Guiding the ADHD Child to Clean His Room: Schedules and Strategies to Help Attention Deficit Organization

Organization is a struggle for kids and teens with ADHD. Keeping track of a single homework worksheet can be overwhelming. A Math worksheet, for example, could end up in the English folder. It could easily be unfinished because the child does not remember he has the work or because he remembers working on it, so he assumes the page is complete. Cleaning his own bedroom encompasses so much more than keeping track of a single worksheet. Parents can create an organized plan to help the child keep his bedroom neat and clean.

Plan Daily Routines

There are many steps in keeping a bedroom clean. Some chores in keeping a bedroom clean and orderly must happen every day. Make a list of the things that should be done daily. Having a checklist helps the child with attention difficulties get the job done. The checklist might actually be three short lists: Before School, After School, and Before Bed. Things on these lists might include making the bed, picking up toys, and going through school papers and assignments with a parent.

Schedule Weekly Jobs

A weekly schedule of chores to keep the bedroom clean is also helpful for the ADHD child who cannot stay on task. If the daily schedule is followed, the Saturday list can focus on other things that do not need to be done every day. These tasks might include emptying the wastebasket, taking clothes to the laundry room, stripping sheets from the bed, and dusting. Many children with special needs do better with a routine. Having a schedule for room cleaning can make the task much easier.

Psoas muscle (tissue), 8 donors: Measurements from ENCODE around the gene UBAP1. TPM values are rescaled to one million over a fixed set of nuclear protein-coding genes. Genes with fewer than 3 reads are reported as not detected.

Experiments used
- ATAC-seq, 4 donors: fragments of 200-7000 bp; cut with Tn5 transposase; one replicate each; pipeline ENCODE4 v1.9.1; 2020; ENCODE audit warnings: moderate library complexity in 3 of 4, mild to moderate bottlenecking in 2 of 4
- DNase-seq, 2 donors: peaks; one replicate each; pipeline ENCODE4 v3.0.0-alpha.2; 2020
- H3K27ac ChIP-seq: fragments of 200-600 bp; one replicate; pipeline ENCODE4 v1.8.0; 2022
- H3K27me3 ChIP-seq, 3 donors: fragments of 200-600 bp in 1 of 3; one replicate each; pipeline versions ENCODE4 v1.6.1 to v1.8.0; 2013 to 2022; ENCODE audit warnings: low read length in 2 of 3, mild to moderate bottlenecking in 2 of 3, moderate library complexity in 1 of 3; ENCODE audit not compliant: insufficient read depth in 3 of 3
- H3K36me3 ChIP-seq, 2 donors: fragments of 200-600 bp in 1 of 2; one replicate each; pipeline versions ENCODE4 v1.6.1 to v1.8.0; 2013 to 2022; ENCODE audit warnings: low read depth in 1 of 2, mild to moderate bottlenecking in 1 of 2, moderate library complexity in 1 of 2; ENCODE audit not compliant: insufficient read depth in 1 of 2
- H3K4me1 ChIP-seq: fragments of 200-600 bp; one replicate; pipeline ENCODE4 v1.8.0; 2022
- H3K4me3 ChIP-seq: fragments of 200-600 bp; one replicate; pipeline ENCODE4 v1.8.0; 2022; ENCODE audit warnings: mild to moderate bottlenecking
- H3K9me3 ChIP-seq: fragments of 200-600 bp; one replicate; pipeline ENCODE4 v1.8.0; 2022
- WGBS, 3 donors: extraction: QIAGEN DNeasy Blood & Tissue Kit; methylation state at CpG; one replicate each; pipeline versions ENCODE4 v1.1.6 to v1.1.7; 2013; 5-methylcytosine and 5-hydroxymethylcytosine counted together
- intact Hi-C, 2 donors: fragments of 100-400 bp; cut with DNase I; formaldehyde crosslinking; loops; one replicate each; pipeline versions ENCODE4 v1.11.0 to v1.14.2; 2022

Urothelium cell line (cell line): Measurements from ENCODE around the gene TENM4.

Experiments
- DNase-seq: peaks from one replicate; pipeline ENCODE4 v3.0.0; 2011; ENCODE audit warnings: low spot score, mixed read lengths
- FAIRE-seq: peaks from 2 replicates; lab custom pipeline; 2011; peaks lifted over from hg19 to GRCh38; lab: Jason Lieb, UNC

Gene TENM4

Work Together on Seasonal Tasks

Parents and kids can work together on the big things that only need to be done a few times a year. For example, toys should be sorted. Any broken toys should be thrown away. Any toys that are still good, but not used, could be sold at a garage sale or given away.

Clothes also need to be sorted. Trying on clothes to see if they are too small may be especially difficulty if the child has sensory defensiveness. The simple act of trying on the clothes as well as those pesky tags can be very irritating to some kids with special needs. Breaking the seasonal clothes sorting into shorter sessions can be helpful.

Some children seem to be born with organizational skills. The child with ADHD is wired differently. Although he has focus, his focus is for a short period of time. He is quickly and easily distracted from the task. Having a regular schedule for bedroom cleaning and maintenance can help the ADHD child stay organized.